We now hold that the Commonwealth Court's interpretation of Section 413(a) as automatically barring all post–500–week / post-suspension claims for total disability is mistaken, as the limitations periods set forth in section 413(a) are to be construed and considered concurrently. The provisions of Section 413(a) stand together, not in opposition to one another, and effect must be given to both as far as possible. Kelly. Having clarified the proper operation of Section 413(a), we now turn to the facts of the case sub judice.
Here, appellant was seriously injured on January 24, 1989, and began collecting workers' compensation benefits for total disability as of that date. He returned to work nearly eight months later, on September 20, 1989, earning full pre-injury wages, and thus the Township ceased workers' compensation payments at that time. Appellant continued working without any loss in earnings through his 500–week deadline, which was April 21, 1999. Appellant did not file a reinstatement petition within three years of that date.6 Because appellant did not file a petition for reinstatement during the period for which compensation for partial disability was payable, and he did not file a petition for reinstatement within three years after the date of his most recent payment, appellant no longer retained the statutory right to petition for reinstatement of workers' compensation payments. Indeed, even if appellant had received a payment on the last day of his 500–week statutory period (which he did not), he would have only been entitled to a three-year period from the date of that payment to file his reinstatement petition. In that event, the latest possible date for him to file a timely petition for modification relative to his January 24, 1989 work-related injury would have been April 21, 2002. On that date, however, appellant continued to work without a loss in earnings, and without filing a petition to reinstate total disability benefits. Thus, according to Section 413(a), appellant retained no right to petition for reinstatement, and “no notice of compensation payable, agreement or award [could] be reviewed, or modified, or reinstated.”
Appellant nevertheless contends that the Township's reinstatement of his workers' compensation payments for total disability (as of February, 24, 2003) pursuant to a May 19, 2003 supplemental agreement, as well as the Township's reinstatement of total disability payments as of June 17, 2005, the Township's reinstatement of total disability payments on June 20, 2007, and finally, the reinstatement of partial disability benefits pursuant to a January, 2008, supplemental agreement all somehow operated to resurrect appellant's expired workers' compensation rights. We cannot agree.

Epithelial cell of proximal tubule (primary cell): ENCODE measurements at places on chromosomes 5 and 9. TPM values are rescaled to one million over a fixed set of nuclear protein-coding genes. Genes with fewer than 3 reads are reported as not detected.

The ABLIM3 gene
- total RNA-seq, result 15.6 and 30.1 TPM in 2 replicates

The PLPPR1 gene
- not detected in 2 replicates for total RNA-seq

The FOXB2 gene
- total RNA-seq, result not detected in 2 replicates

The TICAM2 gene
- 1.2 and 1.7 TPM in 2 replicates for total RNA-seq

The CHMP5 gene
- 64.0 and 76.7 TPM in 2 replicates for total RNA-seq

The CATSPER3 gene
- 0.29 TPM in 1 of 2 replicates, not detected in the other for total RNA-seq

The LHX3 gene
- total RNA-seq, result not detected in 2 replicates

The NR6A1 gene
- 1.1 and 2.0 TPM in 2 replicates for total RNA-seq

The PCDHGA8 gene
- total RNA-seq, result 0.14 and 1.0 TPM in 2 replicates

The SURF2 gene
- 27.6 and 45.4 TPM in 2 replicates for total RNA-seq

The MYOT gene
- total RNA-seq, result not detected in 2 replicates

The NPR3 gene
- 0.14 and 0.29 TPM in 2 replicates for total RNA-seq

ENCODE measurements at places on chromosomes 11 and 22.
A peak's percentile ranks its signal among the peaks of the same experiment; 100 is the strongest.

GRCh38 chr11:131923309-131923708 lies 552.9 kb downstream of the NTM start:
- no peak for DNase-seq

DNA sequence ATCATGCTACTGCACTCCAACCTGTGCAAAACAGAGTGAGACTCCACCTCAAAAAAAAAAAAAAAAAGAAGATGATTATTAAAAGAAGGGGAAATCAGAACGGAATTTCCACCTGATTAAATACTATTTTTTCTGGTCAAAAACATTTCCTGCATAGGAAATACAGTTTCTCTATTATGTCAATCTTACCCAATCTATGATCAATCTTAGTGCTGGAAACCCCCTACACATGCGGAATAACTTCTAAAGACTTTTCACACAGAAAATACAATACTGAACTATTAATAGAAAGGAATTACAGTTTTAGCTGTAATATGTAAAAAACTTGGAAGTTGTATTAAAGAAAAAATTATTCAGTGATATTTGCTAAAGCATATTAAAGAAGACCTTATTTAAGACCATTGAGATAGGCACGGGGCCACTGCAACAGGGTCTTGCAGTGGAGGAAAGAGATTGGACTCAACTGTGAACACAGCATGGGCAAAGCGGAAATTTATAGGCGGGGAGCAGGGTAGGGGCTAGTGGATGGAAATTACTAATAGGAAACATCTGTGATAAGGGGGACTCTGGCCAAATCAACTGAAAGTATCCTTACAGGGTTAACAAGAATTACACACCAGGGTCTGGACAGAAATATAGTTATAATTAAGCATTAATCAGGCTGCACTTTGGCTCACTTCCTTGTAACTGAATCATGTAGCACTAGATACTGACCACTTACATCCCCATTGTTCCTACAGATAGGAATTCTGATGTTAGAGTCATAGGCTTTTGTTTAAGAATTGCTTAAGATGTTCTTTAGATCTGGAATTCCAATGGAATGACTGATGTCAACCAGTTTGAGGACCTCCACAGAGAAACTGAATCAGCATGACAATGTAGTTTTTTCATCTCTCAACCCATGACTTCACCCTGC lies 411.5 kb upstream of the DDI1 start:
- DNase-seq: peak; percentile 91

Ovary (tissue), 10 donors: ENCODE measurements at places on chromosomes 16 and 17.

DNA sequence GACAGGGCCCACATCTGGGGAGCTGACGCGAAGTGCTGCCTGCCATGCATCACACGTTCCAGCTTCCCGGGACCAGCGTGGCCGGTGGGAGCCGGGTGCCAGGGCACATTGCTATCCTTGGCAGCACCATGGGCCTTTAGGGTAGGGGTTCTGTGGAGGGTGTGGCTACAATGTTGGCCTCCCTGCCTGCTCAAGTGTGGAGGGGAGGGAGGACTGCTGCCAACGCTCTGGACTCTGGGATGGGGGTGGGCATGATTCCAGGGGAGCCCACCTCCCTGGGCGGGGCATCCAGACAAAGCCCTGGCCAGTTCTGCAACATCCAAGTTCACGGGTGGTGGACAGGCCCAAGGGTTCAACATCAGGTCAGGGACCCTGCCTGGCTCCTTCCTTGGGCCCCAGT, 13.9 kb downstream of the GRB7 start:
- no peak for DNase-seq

Appellant takes the position that the three-year provision of Section 413(a) operates merely as a technical “statute of limitations” (such that the expiration thereof extinguishes the availability of a remedy while the underlying right survives), and that only the 500–week provision operates as “a statute of repose” (such that the expiration thereof actually and permanently extinguishes the very underlying right itself). Appellant's Brief at 23 n. 9 (citing Flannigan v. WCAB (Colt Industries), 726 A.2d 424 (Pa.Cmwlth.1999). This assessment is incorrect. Where a statute of limitations pertains to a common law right of action, the expiration of the limitations period does not operate to extinguish the common law right, but only the remedy that may be obtained by the person asserting that right. However, as a general principle, where the right of action arises out of a statute, such as the Workers' Compensation Act, “there is no right of action unless asserted in accordance with the provisions of the statute.” First Pool Gas Coal Co. v. Wheeler Run Coal Co., 301 Pa. 485, 152 A. 685, 687 (Pa.1930). Therefore, the statutory right of action is inextricably tethered to the provisions of the statute creating that right, including any temporal limitations established therein. Thus, the Superior Court has explained:
The right of action here is created by The Workmen's Compensation Act, which also contains the limitation here being considered. The limitation, therefore, constitutes a statute of repose․
Such statutes are in the nature of conditions put by the law upon the right given․ They bar not only the remedy but the right.
Overmiller v. D.E. Horn & Co., 191 Pa.Super. 562, 159 A.2d 245, 248–49 (Pa.Super.1960) (citations omitted); see also Martin v. Pittsburg Rys. Co., 227 Pa. 18, 75 A. 837, 838 (Pa.1910) (where statute creates right of action which does not exist at common law, and statute requires filing claim within fixed time period, defendant as to that claim may show that filing was not made within time fixed by statute, and “when this fact is established, the right to recover is defeated”). Similarly, the Commonwealth Court has explained that the limitations periods of the Act are properly understood as statutes of repose because, “the time limitation which governed the right of action was considered to be part of the cause of action, and not merely a procedural limit on a common law remedy.” Steibing v. WCAB (City of Hazleton), 665 A.2d 865, 868 & n. 6 (Pa.Cmwlth.1995) (“The running of the three year time limitation in Section 434 of the Act [77 P.S. § 1001] can be tolled by, inter alia, payments of compensation or payments by an employer in lieu of compensation.”); see also Sharon Steel, 670 A.2d at 1196 n. 2 (also construing Section 434's provision that “a referee ․ [may,] at any time within three years from the date to which payments have been made, set aside a final receipt, upon petition filed with the department, or on the department's own motion”).7